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The 2017 Nobel Prize in literature goes to Kazuo Ishiguro, author of Never Let Me Go

Kazuo Ishiguro - Book Signing Photo by Ian Gavan/Getty Images
Constance Grady is a senior correspondent on the Culture team for Vox, where since 2016 she has covered books, publishing, gender, celebrity analysis, and theater.

Kazuo Ishiguro, the English novelist who wrote Never Let Me Go and The Remains of the Day, has won the 2017 Nobel Prize for literature. In a statement, the Swedish Academy wrote that Ishiguro, “in novels of great emotional force, has uncovered the abyss beneath our illusory sense of connection with the world.”

Ishiguro’s novels are mostly first-person, and mostly told by an unreliable narrator. They tend to revolve around a single traumatic idea that the narrator is not entirely capable of confronting head-on — that the narrator of Never Let Me Go is a clone who will eventually donate all of her vital organs to someone else; that the butler narrator of The Remains of the Day has spent his life tending to a Nazi — and which the book describes in anxious, claustrophobic circles until the reader fully understands it.

“I tend to write the same book over and over,” Ishiguro told the Guardian in 2015, “or at least, I take the same subject I took last time out and refine it, or do a slightly different take on it.”

Occasionally, this approach can be oblique to the point of frustration. The Unconsoled — which follows a man through a town as he meets a number of people, all of whom he at first professes not to know but many of whom he eventually recognizes as his intimate acquaintances — has its admirers now, but when it was published in 1995, its shaggy, dream-logic structure prompted cries of exasperation from readers. The New York Times called it “a narrative that for all the author's intelligence and craft sorely tries the reader's patience.” James Wood wrote that “it invents its own category of badness.”

Ishiguro’s novels have also faced some criticism from readers of science fiction and fantasy, who argue that he borrows the tropes of those genres without fully understanding how to use or deconstruct them. Most famously, when Ishiguro worried aloud that his readers might think 2015’s The Buried Giant was a fantasy novel, science fiction legend Ursula Le Guin tartly rejoined that reading his book “was like watching a man falling from a high wire while he shouts to the audience, ‘Are they going say I’m a tight-rope walker?’”

All criticism aside, there is nothing quite like the moment in an Ishiguro novel in which the trauma that the narrator is desperately trying to brush aside starts to become legible to the reader, who all at once can grasp the enormous repressed pain and heartbreak that — as the reader realizes for the first time — has been running under the novel all along, like a paved-over river. Here is that moment in The Remains of the Day, as the butler Stevens demotes his father at his employer’s request:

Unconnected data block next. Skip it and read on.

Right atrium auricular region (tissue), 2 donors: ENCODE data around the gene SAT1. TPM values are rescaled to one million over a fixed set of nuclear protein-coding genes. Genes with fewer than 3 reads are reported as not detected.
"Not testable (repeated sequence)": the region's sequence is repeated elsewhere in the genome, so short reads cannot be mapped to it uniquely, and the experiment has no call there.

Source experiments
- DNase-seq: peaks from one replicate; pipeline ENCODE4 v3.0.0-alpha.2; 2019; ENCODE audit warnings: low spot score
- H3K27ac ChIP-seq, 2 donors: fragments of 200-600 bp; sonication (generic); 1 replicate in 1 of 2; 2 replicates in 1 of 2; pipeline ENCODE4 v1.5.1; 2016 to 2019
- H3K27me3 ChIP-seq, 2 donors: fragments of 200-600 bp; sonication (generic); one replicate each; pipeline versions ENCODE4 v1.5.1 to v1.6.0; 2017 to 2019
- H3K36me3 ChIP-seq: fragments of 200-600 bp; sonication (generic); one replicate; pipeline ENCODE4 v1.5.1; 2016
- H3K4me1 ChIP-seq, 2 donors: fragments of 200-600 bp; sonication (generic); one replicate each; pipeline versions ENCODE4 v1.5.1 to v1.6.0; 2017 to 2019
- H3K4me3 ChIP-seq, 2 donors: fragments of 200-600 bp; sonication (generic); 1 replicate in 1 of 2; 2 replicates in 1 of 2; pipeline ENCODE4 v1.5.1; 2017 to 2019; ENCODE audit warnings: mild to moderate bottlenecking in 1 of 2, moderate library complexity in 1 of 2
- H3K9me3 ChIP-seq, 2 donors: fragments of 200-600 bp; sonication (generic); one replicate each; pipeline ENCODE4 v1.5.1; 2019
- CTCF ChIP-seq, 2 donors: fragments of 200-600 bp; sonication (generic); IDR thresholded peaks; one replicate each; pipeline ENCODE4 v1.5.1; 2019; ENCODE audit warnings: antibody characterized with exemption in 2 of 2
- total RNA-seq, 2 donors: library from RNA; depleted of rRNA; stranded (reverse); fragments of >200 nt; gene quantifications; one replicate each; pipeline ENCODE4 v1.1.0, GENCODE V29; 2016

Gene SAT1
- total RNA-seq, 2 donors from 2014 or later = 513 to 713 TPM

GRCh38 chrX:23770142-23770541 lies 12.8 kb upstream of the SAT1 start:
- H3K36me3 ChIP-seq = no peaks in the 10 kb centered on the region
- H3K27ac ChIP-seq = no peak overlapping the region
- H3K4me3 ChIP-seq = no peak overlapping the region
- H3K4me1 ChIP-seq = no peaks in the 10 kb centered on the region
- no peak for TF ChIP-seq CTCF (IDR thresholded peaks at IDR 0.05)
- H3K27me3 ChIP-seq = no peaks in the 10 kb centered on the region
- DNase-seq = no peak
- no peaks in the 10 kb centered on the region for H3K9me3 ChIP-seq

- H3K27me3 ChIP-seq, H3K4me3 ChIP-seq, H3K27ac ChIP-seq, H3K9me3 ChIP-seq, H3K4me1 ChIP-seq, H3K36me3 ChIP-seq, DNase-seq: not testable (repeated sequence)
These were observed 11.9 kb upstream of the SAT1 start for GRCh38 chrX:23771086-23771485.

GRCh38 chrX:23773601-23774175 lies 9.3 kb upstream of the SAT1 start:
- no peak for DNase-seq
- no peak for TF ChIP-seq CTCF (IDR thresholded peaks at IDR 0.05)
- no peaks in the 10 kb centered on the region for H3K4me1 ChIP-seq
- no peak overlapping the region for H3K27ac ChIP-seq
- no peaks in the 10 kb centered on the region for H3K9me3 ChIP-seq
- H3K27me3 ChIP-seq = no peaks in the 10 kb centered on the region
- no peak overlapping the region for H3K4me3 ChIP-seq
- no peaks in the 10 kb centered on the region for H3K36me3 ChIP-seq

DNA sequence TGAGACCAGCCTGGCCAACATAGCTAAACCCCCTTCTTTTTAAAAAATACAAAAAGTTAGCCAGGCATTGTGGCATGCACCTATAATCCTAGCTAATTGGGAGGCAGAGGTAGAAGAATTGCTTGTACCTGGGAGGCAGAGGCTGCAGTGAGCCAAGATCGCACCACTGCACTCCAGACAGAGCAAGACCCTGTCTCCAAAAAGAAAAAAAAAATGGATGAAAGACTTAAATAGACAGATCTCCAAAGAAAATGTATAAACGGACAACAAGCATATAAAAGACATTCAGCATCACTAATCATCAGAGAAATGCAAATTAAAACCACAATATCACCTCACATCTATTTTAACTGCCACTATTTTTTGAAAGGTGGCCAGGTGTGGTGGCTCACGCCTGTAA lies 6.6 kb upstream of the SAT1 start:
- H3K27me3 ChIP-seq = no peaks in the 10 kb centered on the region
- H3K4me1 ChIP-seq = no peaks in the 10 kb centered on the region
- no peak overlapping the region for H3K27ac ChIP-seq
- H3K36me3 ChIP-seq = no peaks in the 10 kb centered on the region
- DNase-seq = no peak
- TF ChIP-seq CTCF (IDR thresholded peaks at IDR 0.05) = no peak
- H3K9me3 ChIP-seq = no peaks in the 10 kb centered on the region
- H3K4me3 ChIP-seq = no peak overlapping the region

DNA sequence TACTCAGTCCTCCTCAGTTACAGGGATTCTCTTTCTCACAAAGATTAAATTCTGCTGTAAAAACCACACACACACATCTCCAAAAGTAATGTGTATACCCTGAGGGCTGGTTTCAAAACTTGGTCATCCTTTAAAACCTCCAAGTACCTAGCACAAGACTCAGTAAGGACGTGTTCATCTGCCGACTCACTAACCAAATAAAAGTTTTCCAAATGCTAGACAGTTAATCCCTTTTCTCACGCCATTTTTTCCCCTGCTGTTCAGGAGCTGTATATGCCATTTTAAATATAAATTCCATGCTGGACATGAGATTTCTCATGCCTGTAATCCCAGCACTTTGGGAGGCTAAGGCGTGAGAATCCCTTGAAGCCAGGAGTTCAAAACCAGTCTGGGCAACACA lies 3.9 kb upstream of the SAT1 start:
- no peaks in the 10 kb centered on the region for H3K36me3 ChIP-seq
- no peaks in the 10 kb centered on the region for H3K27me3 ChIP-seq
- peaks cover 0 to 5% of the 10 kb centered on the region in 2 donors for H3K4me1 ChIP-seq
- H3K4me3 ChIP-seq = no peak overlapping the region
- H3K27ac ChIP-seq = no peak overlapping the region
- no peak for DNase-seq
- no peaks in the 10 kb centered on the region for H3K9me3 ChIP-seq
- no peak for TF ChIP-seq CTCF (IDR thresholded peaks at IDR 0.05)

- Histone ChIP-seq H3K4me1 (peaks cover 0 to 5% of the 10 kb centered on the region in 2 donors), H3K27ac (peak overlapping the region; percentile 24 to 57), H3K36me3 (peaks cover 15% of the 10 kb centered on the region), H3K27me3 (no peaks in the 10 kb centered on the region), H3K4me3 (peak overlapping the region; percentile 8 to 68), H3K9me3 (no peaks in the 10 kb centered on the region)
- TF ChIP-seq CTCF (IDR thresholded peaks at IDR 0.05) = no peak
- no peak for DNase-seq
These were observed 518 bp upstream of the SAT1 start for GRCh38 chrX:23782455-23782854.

“The fact is, Father has become increasingly infirm. So much so that even the duties of an under-butler are beyond his capabilities. His lordship is of the view, as indeed I am myself, that while Father is allowed to continue with his present round of duties, he represents an ever-present threat to the smooth running of this household, and in particular to next week’s important international gathering.”

My father’s face, in the half-light, betrayed no emotion whatsoever.

“Principally,” I continued, “it has been felt that Father should not longer be asked to wait at the table, whether or not guests are present.”

“I have waited at table every day for the last fifty-four years,” my father remarked, his voice perfectly unhurried.

“Furthermore, it has been decided that Father should not carry laden trays of any sort for even the shortest distances. In view of these limitations, and knowing Father’s esteem for conciseness, I have listed here the revised round of duties he will now be expected to perform.”

I felt disinclined actually to hand him the piece of paper I was holding, and so put it down at the end of the bed.

Stevens’s weaselly use of the passive voice to avoid responsibility for what he’s doing, his use of the third person to describe his father right to his father’s face, and the repressed self-loathing suggested by his inability to bring himself to make contact with his father as he demotes him: It’s all part and parcel of the way Ishiguro writes characters, which is to say the way he writes trauma. He does it with understatement and with deeply buried emotion, and that’s what makes it hurt so much.

He also does it in four weeks flat, and truly, that should make his Nobel win an inspiration to us all.